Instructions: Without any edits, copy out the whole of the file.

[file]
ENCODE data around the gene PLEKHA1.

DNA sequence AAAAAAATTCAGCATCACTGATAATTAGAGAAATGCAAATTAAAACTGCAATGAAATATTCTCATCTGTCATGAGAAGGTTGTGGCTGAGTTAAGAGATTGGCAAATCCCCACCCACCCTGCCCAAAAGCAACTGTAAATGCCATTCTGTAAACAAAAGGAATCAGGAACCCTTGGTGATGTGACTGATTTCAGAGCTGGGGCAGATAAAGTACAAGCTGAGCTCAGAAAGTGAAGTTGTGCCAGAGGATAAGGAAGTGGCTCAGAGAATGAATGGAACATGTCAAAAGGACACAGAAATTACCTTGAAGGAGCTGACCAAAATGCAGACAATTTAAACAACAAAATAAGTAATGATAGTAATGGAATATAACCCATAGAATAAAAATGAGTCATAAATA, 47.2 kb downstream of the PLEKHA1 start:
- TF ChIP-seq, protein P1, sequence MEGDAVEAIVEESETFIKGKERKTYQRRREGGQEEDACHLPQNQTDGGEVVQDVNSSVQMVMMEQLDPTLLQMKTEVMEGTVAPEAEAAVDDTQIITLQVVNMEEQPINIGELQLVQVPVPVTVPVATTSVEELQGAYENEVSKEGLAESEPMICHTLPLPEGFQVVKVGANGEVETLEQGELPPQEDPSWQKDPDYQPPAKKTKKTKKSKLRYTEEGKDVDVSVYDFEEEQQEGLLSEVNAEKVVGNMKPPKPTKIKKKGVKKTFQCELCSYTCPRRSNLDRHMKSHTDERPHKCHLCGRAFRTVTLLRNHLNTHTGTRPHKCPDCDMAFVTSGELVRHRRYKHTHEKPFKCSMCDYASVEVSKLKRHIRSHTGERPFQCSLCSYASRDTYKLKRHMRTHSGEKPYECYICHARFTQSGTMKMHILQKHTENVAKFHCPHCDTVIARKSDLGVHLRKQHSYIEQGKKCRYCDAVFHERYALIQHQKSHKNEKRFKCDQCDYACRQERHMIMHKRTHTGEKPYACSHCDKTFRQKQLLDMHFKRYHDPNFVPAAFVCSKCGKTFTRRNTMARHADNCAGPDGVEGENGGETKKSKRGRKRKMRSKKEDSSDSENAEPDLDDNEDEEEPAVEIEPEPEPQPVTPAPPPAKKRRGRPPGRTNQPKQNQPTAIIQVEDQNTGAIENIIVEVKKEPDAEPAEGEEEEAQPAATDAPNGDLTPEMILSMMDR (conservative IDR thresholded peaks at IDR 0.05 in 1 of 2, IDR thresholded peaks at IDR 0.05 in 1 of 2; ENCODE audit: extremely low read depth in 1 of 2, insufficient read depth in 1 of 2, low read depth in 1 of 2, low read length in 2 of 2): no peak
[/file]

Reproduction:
ENCODE data around the gene PLEKHA1.

DNA sequence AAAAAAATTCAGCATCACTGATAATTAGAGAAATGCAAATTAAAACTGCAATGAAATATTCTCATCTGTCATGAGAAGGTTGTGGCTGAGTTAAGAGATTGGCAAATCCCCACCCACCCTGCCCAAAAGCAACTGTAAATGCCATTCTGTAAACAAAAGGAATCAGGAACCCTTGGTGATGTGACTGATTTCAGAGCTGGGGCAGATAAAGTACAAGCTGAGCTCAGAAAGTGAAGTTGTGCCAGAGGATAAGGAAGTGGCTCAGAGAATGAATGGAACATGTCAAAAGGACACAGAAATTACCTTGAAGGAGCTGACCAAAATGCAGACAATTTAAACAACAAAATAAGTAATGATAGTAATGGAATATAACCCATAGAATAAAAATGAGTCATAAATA, 47.2 kb downstream of the PLEKHA1 start:
- TF ChIP-seq, protein P1, sequence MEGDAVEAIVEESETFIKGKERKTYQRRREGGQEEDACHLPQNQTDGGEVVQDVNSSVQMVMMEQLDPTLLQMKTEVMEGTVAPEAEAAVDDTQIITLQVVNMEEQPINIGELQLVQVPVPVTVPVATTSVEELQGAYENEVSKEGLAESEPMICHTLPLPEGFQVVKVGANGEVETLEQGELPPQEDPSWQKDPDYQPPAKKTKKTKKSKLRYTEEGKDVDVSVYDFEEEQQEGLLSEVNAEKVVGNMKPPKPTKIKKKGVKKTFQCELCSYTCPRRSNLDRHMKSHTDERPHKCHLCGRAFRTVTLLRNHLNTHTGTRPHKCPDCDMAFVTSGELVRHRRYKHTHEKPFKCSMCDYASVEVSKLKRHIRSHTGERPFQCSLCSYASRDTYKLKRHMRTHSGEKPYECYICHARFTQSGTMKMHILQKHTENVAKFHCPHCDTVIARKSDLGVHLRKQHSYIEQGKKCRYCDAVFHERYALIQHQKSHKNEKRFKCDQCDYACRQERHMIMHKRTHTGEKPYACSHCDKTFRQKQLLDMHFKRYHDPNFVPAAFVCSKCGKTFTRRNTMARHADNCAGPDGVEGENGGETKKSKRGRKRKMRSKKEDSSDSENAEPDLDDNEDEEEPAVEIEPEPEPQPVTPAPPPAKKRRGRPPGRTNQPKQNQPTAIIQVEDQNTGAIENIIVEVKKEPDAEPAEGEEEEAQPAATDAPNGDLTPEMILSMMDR (conservative IDR thresholded peaks at IDR 0.05 in 1 of 2, IDR thresholded peaks at IDR 0.05 in 1 of 2; ENCODE audit: extremely low read depth in 1 of 2, insufficient read depth in 1 of 2, low read depth in 1 of 2, low read length in 2 of 2): no peak